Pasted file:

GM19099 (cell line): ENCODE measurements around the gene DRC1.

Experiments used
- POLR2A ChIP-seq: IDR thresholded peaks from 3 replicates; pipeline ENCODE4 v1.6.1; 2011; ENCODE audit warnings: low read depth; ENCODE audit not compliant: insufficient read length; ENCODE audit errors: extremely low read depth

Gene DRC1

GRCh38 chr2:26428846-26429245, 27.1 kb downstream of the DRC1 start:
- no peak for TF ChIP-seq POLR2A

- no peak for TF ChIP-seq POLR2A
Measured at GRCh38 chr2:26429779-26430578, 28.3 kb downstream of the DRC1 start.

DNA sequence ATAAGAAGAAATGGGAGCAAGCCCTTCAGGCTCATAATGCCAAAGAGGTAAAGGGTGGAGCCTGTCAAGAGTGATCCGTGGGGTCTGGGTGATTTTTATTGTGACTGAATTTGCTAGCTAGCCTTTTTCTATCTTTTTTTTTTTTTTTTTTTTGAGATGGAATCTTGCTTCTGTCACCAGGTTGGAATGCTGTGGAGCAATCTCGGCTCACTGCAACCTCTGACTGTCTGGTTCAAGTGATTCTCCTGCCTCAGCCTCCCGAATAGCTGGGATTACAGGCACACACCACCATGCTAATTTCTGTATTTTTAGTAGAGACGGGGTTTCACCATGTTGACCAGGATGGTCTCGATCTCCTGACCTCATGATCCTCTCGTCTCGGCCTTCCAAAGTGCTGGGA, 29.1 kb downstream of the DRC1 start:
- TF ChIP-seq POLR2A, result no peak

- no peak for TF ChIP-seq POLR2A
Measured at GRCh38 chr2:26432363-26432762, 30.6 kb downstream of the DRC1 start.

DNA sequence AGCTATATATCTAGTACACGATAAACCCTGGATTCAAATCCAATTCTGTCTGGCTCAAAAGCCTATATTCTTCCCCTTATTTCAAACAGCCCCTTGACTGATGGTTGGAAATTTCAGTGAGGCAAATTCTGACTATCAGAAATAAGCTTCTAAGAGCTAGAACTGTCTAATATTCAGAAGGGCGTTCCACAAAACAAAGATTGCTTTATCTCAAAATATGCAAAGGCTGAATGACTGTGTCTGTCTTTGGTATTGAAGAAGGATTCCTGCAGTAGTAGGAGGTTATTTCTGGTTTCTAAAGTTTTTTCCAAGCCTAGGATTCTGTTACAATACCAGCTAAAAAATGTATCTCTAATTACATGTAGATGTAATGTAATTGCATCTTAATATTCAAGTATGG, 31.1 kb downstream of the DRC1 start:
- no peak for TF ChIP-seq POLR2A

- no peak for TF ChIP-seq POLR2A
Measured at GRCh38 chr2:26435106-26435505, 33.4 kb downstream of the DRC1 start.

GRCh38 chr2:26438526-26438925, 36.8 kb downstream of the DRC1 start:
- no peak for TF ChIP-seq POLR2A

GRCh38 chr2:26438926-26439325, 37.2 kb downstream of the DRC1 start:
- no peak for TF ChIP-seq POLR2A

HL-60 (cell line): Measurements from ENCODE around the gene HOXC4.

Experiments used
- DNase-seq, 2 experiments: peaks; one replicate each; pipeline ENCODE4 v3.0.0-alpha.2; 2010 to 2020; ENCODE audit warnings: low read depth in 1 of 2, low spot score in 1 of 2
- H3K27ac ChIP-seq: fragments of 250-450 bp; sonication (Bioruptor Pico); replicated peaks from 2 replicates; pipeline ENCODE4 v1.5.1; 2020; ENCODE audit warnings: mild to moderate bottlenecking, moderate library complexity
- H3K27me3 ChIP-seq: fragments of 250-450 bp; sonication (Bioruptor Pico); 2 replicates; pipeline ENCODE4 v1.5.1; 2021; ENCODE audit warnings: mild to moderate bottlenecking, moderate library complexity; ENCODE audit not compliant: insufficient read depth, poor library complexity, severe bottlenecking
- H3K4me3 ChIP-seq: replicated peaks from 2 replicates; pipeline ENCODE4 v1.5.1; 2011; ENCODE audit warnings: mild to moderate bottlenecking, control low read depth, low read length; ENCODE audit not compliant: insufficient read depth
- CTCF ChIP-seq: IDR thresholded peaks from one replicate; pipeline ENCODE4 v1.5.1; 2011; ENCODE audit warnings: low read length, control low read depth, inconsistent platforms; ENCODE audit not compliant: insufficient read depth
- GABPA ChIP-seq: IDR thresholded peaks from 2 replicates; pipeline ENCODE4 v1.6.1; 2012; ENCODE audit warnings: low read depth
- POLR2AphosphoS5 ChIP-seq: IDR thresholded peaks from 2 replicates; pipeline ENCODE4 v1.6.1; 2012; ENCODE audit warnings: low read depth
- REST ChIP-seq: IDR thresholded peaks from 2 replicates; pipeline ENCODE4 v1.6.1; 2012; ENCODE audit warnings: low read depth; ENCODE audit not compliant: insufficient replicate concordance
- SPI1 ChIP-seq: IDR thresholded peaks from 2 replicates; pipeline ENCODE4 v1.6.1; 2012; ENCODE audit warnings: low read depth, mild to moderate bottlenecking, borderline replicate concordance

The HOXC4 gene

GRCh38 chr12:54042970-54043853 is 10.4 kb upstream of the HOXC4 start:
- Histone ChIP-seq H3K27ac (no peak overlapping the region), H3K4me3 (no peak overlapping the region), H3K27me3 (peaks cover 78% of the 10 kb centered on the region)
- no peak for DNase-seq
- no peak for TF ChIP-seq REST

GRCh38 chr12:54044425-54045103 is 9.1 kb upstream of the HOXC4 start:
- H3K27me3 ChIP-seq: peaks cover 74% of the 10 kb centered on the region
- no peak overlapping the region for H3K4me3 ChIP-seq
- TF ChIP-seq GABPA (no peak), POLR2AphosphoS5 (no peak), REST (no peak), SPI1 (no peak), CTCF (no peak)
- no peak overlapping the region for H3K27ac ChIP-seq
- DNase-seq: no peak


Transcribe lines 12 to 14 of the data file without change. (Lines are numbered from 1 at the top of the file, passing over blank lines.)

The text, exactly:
Measured at GRCh38 chr2:26432363-26432762, 30.6 kb downstream of the DRC1 start.

DNA sequence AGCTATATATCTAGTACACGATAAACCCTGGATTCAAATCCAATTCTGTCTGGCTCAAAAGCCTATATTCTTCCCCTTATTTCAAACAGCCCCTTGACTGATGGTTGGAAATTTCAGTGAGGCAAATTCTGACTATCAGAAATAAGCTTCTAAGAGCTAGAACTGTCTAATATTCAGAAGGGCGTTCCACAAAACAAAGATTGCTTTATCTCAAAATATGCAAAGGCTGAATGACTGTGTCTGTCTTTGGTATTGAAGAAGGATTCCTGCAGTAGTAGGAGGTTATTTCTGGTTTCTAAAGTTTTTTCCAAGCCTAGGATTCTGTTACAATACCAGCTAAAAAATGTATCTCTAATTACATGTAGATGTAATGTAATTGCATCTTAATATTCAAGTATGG, 31.1 kb downstream of the DRC1 start:
- no peak for TF ChIP-seq POLR2A